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T-Mobile considers Mint Mobile acquisition

The front of T-Mobile's corporate headquarters in Connecticut.
The front of T-Mobile’s corporate headquarters in Connecticut. (Image courtesy T-Mobile US/Deutsche Telekom, Graphic by The Desk)

Executives at T-Mobile have discussed the possibility of acquiring prepaid wireless phone service Mint Mobile, according to a report published this week.

On Wednesday, financial news outlet Bloomberg said officials at both companies had discussed a potential acquisition, though no firm deal has been reached, and talks could ultimately result in nothing between the two.

Reports of a potential acquisition come several months after the website Light Reading noted that Mint Mobile’s parent company, Ultra Mobile, was weighing the possibility of putting itself up for sale. An acquisition would have included Mint Mobile, Ultra Mobile and another brand, Plum Mobile, the website said. It was not clear from Bloomberg’s reporting if that was the deal T-Mobile was exploring.

Founded in 2016, Mint Mobile is known in the prepaid world for its aggressive pricing and features. Customers purchase several months of service upfront, at rates that are typically lower than what traditional phone companies like T-Mobile offer to postpaid subscribers.

The no-frills service has made a name for itself in recent years thanks to its spokesperson, actor Ryan Reynolds, who has a minority ownership stake in the company. The commercials self-describe as low budget productions, with Mint purporting that it takes its typical marketing budget and reinvests it in the service and its customers.

T-Mobile is also known to be customer-centric in terms of pricing and features. Both postpaid and prepaid customers have access to flat-rate monthly plans that are inclusive of taxes and fees, and they’re typically lower than what rivals Verizon and AT&T charge. T-Mobile also includes a number of other customer perks like unlimited international roaming, free access to streaming TV services and complementary Wi-Fi on domestic flights.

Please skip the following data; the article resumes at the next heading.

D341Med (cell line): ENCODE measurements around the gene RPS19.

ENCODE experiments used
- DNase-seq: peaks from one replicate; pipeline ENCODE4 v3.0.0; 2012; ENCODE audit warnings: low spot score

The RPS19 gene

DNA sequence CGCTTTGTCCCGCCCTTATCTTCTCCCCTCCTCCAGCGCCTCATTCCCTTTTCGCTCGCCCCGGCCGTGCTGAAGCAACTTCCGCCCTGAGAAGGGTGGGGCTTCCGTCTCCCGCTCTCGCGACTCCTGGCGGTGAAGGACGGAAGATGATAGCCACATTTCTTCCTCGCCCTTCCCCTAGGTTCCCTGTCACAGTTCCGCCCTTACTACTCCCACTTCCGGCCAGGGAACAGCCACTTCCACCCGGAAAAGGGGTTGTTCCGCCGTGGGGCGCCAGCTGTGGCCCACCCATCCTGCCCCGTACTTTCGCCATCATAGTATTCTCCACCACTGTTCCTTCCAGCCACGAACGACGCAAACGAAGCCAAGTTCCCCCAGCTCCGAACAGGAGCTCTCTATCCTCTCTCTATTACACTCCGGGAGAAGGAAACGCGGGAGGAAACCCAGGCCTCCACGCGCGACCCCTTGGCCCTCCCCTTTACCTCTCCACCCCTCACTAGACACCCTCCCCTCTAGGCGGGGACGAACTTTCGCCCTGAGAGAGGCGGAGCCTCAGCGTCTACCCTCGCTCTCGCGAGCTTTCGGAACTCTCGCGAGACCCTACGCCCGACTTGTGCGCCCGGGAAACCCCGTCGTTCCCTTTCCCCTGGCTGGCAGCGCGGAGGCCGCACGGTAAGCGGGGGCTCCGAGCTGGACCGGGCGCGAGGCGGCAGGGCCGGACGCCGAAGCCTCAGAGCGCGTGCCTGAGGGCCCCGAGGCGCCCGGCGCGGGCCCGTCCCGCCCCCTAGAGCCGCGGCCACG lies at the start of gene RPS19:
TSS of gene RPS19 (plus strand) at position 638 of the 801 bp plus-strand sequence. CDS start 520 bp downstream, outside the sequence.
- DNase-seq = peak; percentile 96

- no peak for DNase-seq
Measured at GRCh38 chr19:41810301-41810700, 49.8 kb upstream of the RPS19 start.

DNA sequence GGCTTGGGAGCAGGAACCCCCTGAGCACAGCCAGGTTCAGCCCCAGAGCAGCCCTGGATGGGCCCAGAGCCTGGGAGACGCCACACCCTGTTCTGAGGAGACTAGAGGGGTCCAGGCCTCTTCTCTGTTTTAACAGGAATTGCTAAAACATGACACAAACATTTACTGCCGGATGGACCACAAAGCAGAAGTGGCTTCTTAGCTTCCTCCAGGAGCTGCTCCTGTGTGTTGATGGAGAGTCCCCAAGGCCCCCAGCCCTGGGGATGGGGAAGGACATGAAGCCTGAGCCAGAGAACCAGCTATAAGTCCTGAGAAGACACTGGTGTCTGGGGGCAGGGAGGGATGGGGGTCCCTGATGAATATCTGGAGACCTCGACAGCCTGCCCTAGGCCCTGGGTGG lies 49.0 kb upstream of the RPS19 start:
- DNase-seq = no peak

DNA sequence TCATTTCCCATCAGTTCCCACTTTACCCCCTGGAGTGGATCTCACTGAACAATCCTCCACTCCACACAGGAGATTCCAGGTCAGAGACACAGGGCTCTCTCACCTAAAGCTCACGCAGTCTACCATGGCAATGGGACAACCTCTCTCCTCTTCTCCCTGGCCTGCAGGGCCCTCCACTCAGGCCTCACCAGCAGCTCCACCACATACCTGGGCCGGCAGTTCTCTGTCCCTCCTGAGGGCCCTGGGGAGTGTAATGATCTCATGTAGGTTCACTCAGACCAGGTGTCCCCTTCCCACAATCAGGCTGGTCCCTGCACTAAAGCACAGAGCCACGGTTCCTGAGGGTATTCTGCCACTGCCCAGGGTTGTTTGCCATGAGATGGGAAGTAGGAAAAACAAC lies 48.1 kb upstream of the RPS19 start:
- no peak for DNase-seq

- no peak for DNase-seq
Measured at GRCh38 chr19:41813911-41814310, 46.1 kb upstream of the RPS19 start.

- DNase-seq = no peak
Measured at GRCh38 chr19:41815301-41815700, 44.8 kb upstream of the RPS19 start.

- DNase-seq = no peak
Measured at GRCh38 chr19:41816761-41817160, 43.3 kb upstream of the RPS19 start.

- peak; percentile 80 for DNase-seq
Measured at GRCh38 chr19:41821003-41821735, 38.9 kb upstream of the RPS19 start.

Mint Mobile and T-Mobile have for years enjoyed a good working relationship: As a mobile virtual network operator (MVNO), Mint Mobile doesn’t actually build, operate or maintain cell phone towers. Instead, it leases tower connections from T-Mobile — so Mint Mobile customers are basically using the T-Mobile network whenever they make a phone call or browse the web using their smartphones.

All three major wireless carriers operate their own prepaid subsidiaries: T-Mobile has Metro (formerly MetroPCS), Verizon operates Visible and AT&T owns Cricket Wireless.

Of the three, Verizon has been the most-aggressive in acquiring third-party prepaid companies to build its business: In September 2020, Verizon said it would acquire Tracfone Wireless and its subsidiaries (including Walmart Mobile, SafeLink, Simple Mobile, Straight Talk and Clearway) for $6 billion. The deal was finalized last year.

T-Mobile has been more focused on building out its fifth-generation (5G) wireless network, and has made strategic acquisitions to that end. The company acquired Sprint in August 2020, a move that gave T-Mobile access to Sprint’s licensed spectrum that it ultimately used for its 5G network.

With the Sprint merger behind it and the 5G network at cruising altitude, T-Mobile now appears ready to build on the prepaid part of its business. Less clear is how much Mint Mobile could go for, should T-Mobile move forward with an acquisition.